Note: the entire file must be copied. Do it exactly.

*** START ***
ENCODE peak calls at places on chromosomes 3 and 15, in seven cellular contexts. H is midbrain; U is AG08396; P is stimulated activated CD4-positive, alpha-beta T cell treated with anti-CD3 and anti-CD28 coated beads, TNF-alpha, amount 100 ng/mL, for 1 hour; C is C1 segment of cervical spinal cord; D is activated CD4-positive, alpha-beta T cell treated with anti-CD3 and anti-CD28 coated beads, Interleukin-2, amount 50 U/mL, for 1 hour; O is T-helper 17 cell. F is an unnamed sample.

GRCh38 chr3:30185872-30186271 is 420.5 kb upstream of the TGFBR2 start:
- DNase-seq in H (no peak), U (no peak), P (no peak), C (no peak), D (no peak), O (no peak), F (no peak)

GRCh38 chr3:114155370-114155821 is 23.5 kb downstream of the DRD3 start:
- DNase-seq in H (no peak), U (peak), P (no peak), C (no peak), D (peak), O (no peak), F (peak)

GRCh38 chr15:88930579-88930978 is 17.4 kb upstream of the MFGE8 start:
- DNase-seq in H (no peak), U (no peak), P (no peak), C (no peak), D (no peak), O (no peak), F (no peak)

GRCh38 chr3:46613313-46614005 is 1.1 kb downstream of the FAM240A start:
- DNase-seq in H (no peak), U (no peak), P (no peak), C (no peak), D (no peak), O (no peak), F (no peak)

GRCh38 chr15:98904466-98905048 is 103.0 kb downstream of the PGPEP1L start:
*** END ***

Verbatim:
ENCODE peak calls at places on chromosomes 3 and 15, in seven cellular contexts. H is midbrain; U is AG08396; P is stimulated activated CD4-positive, alpha-beta T cell treated with anti-CD3 and anti-CD28 coated beads, TNF-alpha, amount 100 ng/mL, for 1 hour; C is C1 segment of cervical spinal cord; D is activated CD4-positive, alpha-beta T cell treated with anti-CD3 and anti-CD28 coated beads, Interleukin-2, amount 50 U/mL, for 1 hour; O is T-helper 17 cell. F is an unnamed sample.

GRCh38 chr3:30185872-30186271 is 420.5 kb upstream of the TGFBR2 start:
- DNase-seq in H (no peak), U (no peak), P (no peak), C (no peak), D (no peak), O (no peak), F (no peak)

GRCh38 chr3:114155370-114155821 is 23.5 kb downstream of the DRD3 start:
- DNase-seq in H (no peak), U (peak), P (no peak), C (no peak), D (peak), O (no peak), F (peak)

GRCh38 chr15:88930579-88930978 is 17.4 kb upstream of the MFGE8 start:
- DNase-seq in H (no peak), U (no peak), P (no peak), C (no peak), D (no peak), O (no peak), F (no peak)

GRCh38 chr3:46613313-46614005 is 1.1 kb downstream of the FAM240A start:
- DNase-seq in H (no peak), U (no peak), P (no peak), C (no peak), D (no peak), O (no peak), F (no peak)

GRCh38 chr15:98904466-98905048 is 103.0 kb downstream of the PGPEP1L start: